KUALA LUMPUR, July 15 — Prime Minister Tun Dr Mahathir Mohamad said today the Malaysian government is entitled to seize the RM1 billion held by China Petroleum Engineering Ltd (CPP).
The Langkawi MP said the seized fund is money yet to be spent for the controversial pipeline project, which was scrapped after Pakatan Harapan took power in last year’s general election.
“For the part that they have not delivered the government is claiming back the money,” Dr Mahathir told a press conference after chairing his party’s supreme council meeting here.
“I understand that money for 80 per cent of (the) pipeline was paid, but the work completed was only 13 per cent so the government is entitled to get back the money.”
The assertion confirmed a news report that the government had seized more than RM1 billion of funds held by CPP, amid a dispute involving billion-ringgit pipeline projects in Sarawak that was suspended since last year.
Singapore’s Straits Times (ST) cited sources as saying that the federal government had earlier this month ordered banking giant HSBC to transfer the funds in CPP’s Malaysian account to a company owned by the Ministry of Finance, Suria Strategic Energy Resources Sdn Bhd (SSER).
The prime minister said the funds were seized since the project was cancelled, and that it was taken straight from the company’s account.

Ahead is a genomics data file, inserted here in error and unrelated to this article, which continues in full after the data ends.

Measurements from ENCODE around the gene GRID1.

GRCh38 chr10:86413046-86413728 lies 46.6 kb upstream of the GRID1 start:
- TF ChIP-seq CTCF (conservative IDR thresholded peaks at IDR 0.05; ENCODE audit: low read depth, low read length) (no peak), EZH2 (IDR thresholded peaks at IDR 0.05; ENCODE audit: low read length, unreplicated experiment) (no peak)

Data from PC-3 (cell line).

“Since the project was cancelled the money for the part that was cancelled we want to get back the money that was not implemented,” he said.
In May, Putrajaya said it was negotiating with China-based contractors on the total compensation amount to be paid by SSER, following the cancellation of the RM9.4 billion pipeline.
SSER was incorporated as a wholly-owned unit of the Finance Ministry in 2016 to undertake two projects: the Multi-Product Pipeline (MPP) and Trans-Sabah Gas Pipeline (TSGP).
Both contracts were awarded to China Petroleum Pipeline Bureau in November 2016 in contracts signed by former Treasury secretary-general Tan Sri Irwan Serigar, who is also SSER chairman.
CPP officials responded to the news by saying they were perplexed by the move, and claimed the transfer was done “unilaterally” without due notification. The firm then said it will take “the necessary and appropriate actions to protect its rights.”
Dr Mahathir did not state which law allowed the government to recoup the funds, but maintained that the contract empowers the administration to claim back portions of money from incomplete construction. The prime minister suggested he acted on the advice of Finance Minister Lim Guan Eng.
“Well the finance minister said the prime minister is responsible,” Dr Mahathir asserted.
“I am responsible for the principle, that when a contract is given and the contractor does not use the money given to them for constructing the whole project and if the rest is not constructed then the government is entitled to get back the money.”
It remains unclear how much of the funds Putrajaya expect to recoup still.
“That you have to ask the Singaporean authority. They were the ones that published about this,” Dr Mahathir said, referring to the ST report.
HSBC’s Kuala Lumpur branch has so far declined to comment over the report.
The MPP is a RM5.35 billion project to build a 600km oil pipeline from Jitra to Port Dickson while the TSGP is a 662km gas line connecting the Kimanis Gas Terminal to Sandakan and Tawau at a cost of RM4.06 billion.